You were raised in the South, the land of roots music and fabulous storytelling. I hear both influences on this album. But what's your connection to the troops, what compelled you to make "Hanging Out With the Boys?"

 

This album grew from something I felt for a long time. All my life, growing up in South Carolina, being surrounded by military bases, military people, things that went zoom and boom just a few feet above the house. I grew up listening to WWII and Korea stories told by uncles, neighbors and such, and photos on the mantle of kin who still sleep in France. I knew from a VERY early age, the debt I owed them then, and the debt I owe now to the younger warriors who have followed.

 

Those people I knew and saw every day during my formative years helped put out the fires of Hitler’s ovens. They saved countless millions of people across the Pacific and Asia from an equally horrible fate.

 

If  somebody can´t find thanks for the Vets from the past and the Troops/Vets of today, well, they have my pity.

 

How did you manage to put together such an all-American-themed album way over in Mallorca?

 

Here in the wilds of Spain, musicians who speak my musical style are fairly hard to come by, unless I was doing salsa, flamenco, or disco. So all keyboards and sounds are played by myself and some Scottish guy named Macintosh.

 

There are other musicians on the album, but they are looped audio parts played by real musicians who record for a living, charge me a fee, and remain nameless. I wish I knew who a lot of them are.

 

These songs are finely tuned pieces. And there are some subtle plays on the military theme. Such as the “boom” on “Hanging Out With The Boys.” It sounds like something exploding.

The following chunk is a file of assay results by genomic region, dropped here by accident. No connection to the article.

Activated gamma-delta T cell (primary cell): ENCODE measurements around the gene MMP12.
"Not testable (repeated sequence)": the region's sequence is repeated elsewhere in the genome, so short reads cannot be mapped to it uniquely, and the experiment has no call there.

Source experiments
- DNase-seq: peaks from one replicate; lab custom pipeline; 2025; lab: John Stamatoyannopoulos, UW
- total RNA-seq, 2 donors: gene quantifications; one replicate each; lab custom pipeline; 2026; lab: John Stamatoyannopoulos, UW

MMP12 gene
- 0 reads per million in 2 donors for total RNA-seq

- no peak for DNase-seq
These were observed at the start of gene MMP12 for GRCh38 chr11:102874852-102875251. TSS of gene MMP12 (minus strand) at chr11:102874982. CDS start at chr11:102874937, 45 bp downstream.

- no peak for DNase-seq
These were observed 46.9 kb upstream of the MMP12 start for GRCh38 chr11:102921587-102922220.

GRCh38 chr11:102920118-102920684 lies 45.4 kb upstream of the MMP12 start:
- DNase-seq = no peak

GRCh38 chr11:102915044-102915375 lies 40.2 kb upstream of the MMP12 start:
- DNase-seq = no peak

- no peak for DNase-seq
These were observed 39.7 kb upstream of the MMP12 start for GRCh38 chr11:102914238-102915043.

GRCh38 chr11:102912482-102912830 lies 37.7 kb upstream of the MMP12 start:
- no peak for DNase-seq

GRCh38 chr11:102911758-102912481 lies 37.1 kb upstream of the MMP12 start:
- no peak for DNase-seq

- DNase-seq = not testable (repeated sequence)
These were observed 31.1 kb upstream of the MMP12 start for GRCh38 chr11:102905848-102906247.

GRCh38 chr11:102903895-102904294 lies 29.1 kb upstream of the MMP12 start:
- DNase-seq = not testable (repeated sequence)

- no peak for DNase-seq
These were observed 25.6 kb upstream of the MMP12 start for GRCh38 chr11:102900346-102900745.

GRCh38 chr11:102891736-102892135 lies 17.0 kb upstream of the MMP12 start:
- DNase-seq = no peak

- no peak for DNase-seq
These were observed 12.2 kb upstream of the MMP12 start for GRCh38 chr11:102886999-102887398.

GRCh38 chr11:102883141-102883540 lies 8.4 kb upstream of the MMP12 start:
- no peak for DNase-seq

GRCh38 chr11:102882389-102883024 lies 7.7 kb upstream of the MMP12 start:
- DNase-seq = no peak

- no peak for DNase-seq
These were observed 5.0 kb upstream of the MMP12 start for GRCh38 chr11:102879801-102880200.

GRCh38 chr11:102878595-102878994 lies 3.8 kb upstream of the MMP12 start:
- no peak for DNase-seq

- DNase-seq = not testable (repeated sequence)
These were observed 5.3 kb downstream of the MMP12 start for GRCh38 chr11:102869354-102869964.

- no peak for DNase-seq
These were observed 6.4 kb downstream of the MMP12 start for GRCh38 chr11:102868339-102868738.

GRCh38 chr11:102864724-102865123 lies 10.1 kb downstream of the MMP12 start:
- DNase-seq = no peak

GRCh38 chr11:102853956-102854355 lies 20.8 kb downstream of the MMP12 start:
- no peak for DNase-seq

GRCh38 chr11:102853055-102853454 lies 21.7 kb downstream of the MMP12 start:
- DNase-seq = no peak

This was one of those happy accidents. Over the years, I’ve often discreetly used a huge low-tuned parade drum at certain points, usually a start to a chorus. It’s a sub-audible ¨pulse¨ that sets apart a bit.. I meant to do the same thing here, but the louder I played it, the better it sounded. So I left the volume up, added a ton of reverb, and was quite pleased with the result. It fit with the march feel of the strings. And yes, it does sound a bit like artillery.

 

The album has some wrenching, heroic, even dark messages -- delivered through everything from bagpipes to stomping kickers. Yet all the songs hold together thematically.

 

One of the best songwriters ever, the late Harlan Howard, said every great song was basically “Three chords and the truth.”

 

Harlan was talking about country music songs. But the “truth,” whether literal or fictional, holds sway in every great song’s greatness, no matter what genre.

 

“Truth” in a song is indefinable, but when it's not there, you miss it terribly.

 

There's a lot of  “truth” on this album. So much so it feels like it was written by a veteran. But you didn’t serve in the military. How did the material come to you?

 

This album practically wrote itself, although it took it´s sweet time - about eight years. It’s the album that finally convinced me that there is, indeed, a Muse. From time to time, things would get plain spooky.  The songs kept “presenting” themselves.  “Here I am! Record me, dummy!”